Many eminent neurologists have crossed the threshold of the National Hospital for Neurology and Neurosurgery in London, but a curious fact about the red-brick building, the historical home of the discipline, probably escaped them. It is that between 1949 and 1958, the basement of “The National” provided an occasional setting for a very unusual dining society known as the Ratio Club.

Among its elite members were individuals who made key contributions to the war effort in code-breaking and radar development. They included the neurophysiologist W. Grey Walter and cyberneticist W. Ross Ashby, the psychiatrist Eliot Slater, the neuroscientists Horace Barlow and Donald MacKay and the mathematician Irving John “Jack” Good. Although many of this group went on to become eminent figures in their respective fields, there is no doubt that Alan Turing, the mathematician often described as the father of computer science, is best remembered today.

The common bond uniting the Ratio Club members was an interest in information theory and cybernetics. Unsurprisingly, and perhaps influenced by the setting for their initial meetings, they also shared a nascent interest in the workings of the human brain. This interest was implied in their choice of name: “ratio” as the Latin root meaning “computation or the faculty of mind which calculates plans and reasons”.

The scale of their ambition is evident in the fact that many of their early discussions focused not only on how one might understand the workings of the brain but also on how to design one.

However, it was a shared background in code-breaking, or cryptanalysis, that formed an unspoken bond between many Ratio Club members. Cryptanalysis was a discipline that grew out of a response to the adoption of the Enigma machine as the basic cipher system for the German armed forces in the 1920s. While various versions of the Enigma were developed over time, they all provided combinatorial possibilities for enciphering text of mind-boggling sophistication.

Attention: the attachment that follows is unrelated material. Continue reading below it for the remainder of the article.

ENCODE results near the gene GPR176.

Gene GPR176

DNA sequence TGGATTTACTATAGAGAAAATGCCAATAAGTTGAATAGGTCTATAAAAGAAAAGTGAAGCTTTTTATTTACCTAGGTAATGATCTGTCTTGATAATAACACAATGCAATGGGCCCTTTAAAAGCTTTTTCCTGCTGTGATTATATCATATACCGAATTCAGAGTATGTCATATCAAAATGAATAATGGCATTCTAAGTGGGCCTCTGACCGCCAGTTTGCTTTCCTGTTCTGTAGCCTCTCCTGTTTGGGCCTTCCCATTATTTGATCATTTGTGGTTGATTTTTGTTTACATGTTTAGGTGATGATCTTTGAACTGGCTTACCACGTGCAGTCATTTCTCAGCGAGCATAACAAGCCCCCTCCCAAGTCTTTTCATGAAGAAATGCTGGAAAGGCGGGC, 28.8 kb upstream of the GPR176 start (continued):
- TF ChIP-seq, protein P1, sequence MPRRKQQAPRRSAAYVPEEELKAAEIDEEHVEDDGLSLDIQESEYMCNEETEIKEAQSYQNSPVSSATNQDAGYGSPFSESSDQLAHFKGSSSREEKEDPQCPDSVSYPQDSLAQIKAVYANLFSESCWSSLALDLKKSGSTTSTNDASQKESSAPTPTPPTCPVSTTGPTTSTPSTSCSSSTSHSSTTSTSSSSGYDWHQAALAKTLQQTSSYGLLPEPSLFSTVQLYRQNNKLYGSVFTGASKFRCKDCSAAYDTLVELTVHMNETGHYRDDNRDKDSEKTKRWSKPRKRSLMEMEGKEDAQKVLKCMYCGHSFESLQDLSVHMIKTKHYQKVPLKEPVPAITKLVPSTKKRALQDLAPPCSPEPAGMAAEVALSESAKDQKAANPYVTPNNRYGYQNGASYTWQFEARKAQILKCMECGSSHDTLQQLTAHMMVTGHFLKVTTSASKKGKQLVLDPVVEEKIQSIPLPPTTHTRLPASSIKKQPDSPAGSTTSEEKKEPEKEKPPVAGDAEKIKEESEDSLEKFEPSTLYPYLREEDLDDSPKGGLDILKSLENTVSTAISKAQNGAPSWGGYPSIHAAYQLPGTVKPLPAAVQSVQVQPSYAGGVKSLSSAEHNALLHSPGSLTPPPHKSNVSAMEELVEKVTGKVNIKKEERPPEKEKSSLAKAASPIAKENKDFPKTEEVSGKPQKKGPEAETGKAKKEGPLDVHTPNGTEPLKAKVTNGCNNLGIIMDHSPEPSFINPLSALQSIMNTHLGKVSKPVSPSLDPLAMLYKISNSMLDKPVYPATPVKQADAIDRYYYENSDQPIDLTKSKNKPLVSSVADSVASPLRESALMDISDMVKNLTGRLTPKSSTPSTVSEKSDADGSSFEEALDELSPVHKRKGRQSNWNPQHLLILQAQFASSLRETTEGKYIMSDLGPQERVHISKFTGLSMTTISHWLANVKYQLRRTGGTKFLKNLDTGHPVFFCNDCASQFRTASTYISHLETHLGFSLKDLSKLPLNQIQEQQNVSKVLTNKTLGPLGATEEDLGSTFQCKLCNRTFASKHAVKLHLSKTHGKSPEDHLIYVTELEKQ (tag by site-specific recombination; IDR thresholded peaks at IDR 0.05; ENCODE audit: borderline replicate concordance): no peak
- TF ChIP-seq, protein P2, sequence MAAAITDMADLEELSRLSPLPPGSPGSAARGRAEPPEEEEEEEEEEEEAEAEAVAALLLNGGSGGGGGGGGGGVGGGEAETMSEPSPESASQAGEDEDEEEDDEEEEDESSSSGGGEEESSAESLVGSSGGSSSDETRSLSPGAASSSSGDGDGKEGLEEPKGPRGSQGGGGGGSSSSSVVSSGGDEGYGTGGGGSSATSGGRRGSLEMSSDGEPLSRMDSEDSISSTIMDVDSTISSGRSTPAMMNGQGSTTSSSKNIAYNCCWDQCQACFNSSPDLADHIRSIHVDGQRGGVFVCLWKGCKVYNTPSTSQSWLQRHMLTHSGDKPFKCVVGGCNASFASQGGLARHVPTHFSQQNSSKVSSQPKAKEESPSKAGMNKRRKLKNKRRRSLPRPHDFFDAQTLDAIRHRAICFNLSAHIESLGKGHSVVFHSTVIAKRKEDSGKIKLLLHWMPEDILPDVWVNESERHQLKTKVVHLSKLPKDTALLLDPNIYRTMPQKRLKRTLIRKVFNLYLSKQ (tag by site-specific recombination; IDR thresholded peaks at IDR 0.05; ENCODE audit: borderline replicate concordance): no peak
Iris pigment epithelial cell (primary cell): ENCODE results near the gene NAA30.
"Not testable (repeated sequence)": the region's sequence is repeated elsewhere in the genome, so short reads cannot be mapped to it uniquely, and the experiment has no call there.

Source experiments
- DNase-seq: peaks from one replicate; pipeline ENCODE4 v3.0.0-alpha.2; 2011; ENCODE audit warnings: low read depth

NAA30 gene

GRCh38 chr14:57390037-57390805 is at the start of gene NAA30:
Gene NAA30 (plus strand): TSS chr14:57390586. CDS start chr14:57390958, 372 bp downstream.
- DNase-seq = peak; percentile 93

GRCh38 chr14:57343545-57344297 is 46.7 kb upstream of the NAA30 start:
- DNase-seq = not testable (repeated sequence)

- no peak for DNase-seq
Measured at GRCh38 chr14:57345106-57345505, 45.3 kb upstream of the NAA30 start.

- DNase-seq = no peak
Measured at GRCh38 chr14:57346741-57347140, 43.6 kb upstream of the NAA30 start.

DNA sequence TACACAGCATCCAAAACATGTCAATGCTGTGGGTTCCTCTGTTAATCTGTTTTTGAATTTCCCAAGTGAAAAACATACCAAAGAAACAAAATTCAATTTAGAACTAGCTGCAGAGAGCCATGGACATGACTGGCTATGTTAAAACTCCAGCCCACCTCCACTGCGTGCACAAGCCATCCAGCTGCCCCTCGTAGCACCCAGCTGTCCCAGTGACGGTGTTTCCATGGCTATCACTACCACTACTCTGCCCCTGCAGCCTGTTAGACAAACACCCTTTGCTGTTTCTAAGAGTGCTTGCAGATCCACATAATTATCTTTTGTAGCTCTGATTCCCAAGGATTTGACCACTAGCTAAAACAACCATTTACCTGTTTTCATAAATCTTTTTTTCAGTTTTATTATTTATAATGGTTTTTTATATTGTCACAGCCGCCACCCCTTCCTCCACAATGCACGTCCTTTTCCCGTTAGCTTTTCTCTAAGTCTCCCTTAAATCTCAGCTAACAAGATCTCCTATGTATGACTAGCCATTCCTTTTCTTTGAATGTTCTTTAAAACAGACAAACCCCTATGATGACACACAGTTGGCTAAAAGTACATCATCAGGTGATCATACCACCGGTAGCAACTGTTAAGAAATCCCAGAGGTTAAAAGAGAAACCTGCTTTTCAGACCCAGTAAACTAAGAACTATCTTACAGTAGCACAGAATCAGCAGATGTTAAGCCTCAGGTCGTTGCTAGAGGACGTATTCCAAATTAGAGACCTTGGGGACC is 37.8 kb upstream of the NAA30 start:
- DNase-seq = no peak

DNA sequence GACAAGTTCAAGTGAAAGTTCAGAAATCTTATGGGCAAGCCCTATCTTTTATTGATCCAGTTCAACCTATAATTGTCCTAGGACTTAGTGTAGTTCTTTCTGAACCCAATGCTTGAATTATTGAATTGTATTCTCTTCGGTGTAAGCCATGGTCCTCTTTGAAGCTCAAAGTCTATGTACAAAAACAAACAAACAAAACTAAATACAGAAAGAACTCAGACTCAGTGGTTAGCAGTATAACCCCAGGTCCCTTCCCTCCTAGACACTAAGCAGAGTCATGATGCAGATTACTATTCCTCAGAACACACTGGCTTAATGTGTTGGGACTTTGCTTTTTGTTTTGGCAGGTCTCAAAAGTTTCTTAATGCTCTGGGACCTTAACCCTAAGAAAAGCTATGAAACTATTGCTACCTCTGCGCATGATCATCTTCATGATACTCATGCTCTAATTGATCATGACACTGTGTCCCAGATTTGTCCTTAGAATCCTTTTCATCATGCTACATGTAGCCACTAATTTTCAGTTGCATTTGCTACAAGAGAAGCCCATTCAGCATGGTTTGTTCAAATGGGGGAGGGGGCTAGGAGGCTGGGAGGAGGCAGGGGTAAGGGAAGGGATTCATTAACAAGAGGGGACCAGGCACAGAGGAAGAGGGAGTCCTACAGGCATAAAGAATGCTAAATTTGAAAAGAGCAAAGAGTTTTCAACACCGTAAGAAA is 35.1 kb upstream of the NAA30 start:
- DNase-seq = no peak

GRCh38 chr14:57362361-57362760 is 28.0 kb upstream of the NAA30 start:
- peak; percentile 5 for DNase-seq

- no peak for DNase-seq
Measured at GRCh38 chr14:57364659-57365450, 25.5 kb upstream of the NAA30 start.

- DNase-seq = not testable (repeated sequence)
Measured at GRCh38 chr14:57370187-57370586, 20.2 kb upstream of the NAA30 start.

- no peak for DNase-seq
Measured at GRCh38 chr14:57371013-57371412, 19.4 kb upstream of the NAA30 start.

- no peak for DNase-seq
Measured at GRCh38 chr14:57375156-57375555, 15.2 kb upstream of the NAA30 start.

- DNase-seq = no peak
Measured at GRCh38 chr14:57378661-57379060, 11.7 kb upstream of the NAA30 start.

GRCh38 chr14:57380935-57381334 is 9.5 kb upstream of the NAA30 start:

In essence, an Enigma machine was an electromechanical device that transformed plain-text messages into seemingly indecipherable code. At its heart was a set of rotors that could be set in billions of combinations, each generating a unique cipher-text message. To recover the original text, the person receiving the message had to know the settings of the machine that sent it: typing the cipher text into an Enigma machine with the same settings unscrambled the message.

Turing was recruited to the Government Code and Cypher School at Bletchley Park in September 1939. Astonishingly, despite the scale of the challenge facing the cryptologists, he was routinely decrypting messages sent by German naval ciphers by the middle of 1941. This was a turning point of immense significance in the Second World War: the code-breakers performed a crucial role in helping Allied supply ships from North America stay clear of marauding German U-boats in the North Atlantic.